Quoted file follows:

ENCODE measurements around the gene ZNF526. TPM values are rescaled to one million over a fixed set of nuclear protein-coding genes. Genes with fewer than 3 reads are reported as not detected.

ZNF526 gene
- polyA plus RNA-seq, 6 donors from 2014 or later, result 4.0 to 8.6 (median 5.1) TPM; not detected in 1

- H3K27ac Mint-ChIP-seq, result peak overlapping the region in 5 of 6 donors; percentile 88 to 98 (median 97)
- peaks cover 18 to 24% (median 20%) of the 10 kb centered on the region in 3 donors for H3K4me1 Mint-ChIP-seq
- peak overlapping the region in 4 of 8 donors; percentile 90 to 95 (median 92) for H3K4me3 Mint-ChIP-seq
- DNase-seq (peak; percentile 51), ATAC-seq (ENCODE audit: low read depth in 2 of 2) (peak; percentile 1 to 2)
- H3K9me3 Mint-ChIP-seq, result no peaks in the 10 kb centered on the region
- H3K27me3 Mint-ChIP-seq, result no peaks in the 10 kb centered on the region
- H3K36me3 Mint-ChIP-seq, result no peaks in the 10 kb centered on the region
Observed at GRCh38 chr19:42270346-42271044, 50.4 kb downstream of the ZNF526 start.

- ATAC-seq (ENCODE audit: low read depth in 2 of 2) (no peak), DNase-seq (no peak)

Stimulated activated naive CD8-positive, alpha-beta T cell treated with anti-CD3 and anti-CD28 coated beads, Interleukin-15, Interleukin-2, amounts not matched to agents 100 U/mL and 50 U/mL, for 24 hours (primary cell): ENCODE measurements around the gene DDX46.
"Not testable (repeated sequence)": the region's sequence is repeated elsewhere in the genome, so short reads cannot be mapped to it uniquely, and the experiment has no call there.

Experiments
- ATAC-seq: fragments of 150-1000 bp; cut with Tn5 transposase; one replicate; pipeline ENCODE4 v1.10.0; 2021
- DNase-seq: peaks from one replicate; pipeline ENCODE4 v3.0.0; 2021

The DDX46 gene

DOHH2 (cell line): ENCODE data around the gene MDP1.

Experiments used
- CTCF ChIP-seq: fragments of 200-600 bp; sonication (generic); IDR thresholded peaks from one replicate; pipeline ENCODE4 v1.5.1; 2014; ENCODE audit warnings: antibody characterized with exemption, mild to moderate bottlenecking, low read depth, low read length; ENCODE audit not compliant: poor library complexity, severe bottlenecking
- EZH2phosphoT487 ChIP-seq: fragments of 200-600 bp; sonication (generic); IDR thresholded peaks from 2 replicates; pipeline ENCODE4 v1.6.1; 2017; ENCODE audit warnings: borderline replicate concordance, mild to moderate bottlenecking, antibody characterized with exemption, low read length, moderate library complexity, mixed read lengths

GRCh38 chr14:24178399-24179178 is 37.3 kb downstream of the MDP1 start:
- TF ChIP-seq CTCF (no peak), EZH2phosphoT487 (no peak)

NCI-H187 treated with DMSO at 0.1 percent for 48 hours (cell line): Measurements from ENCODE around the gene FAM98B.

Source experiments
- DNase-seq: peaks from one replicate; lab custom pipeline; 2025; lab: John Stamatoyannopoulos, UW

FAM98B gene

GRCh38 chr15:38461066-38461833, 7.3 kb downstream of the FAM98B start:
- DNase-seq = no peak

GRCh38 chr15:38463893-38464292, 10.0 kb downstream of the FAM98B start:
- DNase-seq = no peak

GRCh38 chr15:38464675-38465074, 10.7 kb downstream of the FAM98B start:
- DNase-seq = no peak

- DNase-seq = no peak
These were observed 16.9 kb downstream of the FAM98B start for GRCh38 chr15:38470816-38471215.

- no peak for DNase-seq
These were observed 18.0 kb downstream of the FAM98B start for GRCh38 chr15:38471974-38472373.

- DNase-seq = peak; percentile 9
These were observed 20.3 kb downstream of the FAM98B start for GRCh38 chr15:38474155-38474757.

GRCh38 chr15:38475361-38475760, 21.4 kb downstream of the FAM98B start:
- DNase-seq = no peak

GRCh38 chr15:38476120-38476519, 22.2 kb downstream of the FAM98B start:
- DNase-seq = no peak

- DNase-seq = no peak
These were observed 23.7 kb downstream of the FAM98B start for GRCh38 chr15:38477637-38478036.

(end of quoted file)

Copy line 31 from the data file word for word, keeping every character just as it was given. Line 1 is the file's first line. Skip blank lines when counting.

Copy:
GRCh38 chr15:38463893-38464292, 10.0 kb downstream of the FAM98B start: